Male-Dominated Industries Seek Women Workers

Male-dominated industries seek women workers
Women in male-dominated industries

Male-dominated industries like manufacturing, construction and trucking are facing critical worker shortages. Baby boomers are retiring. Meanwhile, millions of prime-aged male workers have simply disappeared from the workforce. “You hear about a lack of job readiness, an inability to pass a drug test,” said Harry Holzer, a public policy professor at Georgetown University. “It makes sense that these employers regard women as a group that expands the applicant pool and at a higher-quality level.”

As a result, according to The Washington Post, male-dominated industries are focusing on women workers. And they’re finding what white-collar industries like engineering and sales have already discovered: Being female-friendly isn’t as easy as it seems.

The Iron Workers Union just offered eight months of paid maternity leave to its female workers. The benefit is unprecedented, but it isn’t likely to make a huge dent in the budget, since only two percent of the male-dominated Iron Workers Union are women.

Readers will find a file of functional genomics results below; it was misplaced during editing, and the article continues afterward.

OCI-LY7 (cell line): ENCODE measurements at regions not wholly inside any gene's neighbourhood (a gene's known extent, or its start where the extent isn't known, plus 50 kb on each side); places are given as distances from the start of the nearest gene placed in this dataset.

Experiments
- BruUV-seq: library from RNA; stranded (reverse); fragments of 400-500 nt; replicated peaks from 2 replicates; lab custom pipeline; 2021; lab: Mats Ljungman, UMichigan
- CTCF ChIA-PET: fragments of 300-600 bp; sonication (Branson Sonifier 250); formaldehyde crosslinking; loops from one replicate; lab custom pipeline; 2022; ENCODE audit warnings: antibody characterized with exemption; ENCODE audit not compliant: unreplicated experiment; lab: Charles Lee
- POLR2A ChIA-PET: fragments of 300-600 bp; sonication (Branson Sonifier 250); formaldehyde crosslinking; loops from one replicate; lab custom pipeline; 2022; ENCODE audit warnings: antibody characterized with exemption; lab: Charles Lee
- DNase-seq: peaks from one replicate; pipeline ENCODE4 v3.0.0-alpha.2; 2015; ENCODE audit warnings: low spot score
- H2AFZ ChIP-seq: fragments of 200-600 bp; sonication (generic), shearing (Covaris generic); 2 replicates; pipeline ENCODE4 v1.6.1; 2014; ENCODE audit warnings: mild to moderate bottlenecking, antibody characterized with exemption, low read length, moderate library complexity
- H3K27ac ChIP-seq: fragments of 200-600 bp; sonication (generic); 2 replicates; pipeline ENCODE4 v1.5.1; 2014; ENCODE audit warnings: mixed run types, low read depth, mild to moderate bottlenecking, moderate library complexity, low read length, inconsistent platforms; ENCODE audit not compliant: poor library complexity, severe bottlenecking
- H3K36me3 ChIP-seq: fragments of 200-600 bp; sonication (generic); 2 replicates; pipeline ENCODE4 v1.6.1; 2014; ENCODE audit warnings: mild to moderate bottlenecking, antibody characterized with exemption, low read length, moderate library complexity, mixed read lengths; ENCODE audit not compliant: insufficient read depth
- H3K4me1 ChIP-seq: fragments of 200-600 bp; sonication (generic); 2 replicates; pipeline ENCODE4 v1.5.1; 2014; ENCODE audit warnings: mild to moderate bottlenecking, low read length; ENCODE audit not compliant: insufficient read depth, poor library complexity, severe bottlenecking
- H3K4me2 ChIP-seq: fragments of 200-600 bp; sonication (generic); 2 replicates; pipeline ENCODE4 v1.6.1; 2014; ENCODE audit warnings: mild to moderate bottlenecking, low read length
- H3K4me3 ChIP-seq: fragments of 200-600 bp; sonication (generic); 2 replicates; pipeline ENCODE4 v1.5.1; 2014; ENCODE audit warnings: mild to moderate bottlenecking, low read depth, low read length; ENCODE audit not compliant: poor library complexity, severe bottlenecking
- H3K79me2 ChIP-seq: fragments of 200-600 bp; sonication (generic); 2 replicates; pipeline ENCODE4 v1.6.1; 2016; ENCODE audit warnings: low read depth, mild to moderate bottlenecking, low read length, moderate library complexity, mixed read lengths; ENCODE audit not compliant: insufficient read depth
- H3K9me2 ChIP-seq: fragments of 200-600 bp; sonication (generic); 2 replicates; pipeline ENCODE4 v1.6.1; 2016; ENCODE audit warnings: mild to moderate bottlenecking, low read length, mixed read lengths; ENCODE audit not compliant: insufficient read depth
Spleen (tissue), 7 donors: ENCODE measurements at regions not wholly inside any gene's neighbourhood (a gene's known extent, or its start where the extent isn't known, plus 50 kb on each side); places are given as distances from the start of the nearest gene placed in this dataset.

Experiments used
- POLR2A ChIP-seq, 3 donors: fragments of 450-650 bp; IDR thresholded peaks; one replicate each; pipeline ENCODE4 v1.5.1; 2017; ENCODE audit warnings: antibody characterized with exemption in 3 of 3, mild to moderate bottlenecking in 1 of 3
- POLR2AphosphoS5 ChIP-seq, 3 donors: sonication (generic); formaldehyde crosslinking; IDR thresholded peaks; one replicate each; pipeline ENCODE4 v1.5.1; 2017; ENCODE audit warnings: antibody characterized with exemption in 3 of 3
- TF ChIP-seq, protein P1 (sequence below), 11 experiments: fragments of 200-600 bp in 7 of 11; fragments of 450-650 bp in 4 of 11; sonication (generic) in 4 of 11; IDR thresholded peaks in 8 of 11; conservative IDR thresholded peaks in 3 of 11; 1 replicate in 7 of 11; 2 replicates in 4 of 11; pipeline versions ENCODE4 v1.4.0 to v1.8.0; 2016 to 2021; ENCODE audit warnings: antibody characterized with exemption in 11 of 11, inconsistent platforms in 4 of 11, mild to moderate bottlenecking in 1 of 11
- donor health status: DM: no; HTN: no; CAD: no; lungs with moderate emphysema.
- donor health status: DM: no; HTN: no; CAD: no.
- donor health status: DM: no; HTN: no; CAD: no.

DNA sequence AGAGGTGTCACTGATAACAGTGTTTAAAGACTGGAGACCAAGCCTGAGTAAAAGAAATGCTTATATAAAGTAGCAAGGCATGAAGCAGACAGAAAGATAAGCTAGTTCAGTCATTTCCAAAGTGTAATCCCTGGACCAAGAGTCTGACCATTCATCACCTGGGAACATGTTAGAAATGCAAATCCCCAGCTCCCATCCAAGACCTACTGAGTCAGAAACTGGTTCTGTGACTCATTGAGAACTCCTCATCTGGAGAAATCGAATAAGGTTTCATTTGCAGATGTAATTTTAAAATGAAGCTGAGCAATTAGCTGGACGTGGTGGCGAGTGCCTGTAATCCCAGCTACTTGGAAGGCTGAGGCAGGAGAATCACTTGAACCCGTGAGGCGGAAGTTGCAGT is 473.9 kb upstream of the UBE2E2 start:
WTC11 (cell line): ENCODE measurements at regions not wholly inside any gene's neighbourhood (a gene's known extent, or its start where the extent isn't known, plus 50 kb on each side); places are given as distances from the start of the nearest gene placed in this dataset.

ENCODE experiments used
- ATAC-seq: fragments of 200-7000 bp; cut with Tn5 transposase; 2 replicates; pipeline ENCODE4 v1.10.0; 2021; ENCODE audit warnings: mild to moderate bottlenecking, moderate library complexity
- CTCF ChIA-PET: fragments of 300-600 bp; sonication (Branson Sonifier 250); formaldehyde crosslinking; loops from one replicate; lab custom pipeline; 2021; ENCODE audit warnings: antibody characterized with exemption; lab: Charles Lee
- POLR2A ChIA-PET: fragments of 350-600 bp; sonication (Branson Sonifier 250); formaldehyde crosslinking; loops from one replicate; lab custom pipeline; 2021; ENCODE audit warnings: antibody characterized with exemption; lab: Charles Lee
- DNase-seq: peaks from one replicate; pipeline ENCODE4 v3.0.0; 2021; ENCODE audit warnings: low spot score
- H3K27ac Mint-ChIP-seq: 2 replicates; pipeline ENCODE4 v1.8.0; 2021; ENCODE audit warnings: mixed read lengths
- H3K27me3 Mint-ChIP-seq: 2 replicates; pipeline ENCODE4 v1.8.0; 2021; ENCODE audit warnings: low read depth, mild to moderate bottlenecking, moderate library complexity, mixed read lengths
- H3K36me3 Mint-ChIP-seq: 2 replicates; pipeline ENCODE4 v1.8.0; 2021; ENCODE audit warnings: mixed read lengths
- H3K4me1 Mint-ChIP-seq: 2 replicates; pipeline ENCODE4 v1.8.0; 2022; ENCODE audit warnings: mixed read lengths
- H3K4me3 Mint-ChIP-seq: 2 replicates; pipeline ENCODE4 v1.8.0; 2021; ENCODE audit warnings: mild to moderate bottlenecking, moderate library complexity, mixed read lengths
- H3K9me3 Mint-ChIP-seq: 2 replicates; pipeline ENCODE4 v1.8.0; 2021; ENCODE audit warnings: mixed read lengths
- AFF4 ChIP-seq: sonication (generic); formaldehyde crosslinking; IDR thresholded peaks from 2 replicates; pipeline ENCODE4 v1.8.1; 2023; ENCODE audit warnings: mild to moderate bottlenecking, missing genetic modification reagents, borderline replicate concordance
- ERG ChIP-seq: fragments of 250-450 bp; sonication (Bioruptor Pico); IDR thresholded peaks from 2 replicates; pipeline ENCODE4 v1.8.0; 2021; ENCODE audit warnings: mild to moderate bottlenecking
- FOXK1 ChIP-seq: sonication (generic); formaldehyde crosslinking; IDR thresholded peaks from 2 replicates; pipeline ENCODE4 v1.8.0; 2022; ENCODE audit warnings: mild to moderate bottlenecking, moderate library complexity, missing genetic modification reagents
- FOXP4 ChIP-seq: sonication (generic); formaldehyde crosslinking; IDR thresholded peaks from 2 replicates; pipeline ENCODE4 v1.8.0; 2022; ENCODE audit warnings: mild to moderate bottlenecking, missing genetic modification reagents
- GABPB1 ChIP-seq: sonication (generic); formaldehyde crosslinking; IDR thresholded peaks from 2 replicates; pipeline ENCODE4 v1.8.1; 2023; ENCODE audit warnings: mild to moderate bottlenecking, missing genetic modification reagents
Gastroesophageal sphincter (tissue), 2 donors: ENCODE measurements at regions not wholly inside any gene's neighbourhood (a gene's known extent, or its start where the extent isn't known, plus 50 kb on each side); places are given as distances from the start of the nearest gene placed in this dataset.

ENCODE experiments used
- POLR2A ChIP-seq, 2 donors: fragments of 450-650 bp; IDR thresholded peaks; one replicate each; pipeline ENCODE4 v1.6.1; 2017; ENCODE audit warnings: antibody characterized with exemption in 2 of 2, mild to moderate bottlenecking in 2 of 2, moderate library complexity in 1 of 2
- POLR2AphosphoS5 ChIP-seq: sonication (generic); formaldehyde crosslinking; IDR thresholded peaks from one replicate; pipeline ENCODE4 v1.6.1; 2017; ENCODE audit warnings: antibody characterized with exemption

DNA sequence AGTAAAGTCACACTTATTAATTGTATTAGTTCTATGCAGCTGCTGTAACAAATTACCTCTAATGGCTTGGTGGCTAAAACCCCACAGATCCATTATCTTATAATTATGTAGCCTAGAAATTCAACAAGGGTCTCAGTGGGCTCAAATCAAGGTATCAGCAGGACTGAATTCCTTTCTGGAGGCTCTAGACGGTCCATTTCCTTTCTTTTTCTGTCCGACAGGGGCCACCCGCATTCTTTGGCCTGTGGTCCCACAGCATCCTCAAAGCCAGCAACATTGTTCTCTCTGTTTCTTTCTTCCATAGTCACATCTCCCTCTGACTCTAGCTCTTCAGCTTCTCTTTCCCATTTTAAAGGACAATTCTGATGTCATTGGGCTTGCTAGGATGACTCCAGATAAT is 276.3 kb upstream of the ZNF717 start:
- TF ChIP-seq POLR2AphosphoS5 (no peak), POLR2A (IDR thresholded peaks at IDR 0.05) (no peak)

While eight months’ maternity leave is a great incentive, the disincentives are just as strong. WaPo reports, “Almost 9 in 10 female construction workers have dealt with sexual harassment on the job, a Labor Department study found.”

Other industries trying to recruit women include the “trucking and automotive technician sectors  – 88.5 and 91.7 percent male, respectively.”

The American Trucking Association, which needs to recruit a million new drivers over the next seven years, has worked with the Girl Scouts to create a trucking badge. They’re also working with employers to “get drivers home more often.” The result: The percentage of women has increased from 6 to 7 percent over the past year.

With new women-friendly policies, male-dominated industries hope to avoid experiences like that of Bridget Booker, an iron worker who hid her pregnancy under baggy overalls. When she miscarried, she was back at work within 48 hours. “I did it to survive,” Booker told the WaPo reporter. “As a woman in the trade, you have to prove yourself every day. Not a day goes by that you don’t have to let them know that you’re up for the task.


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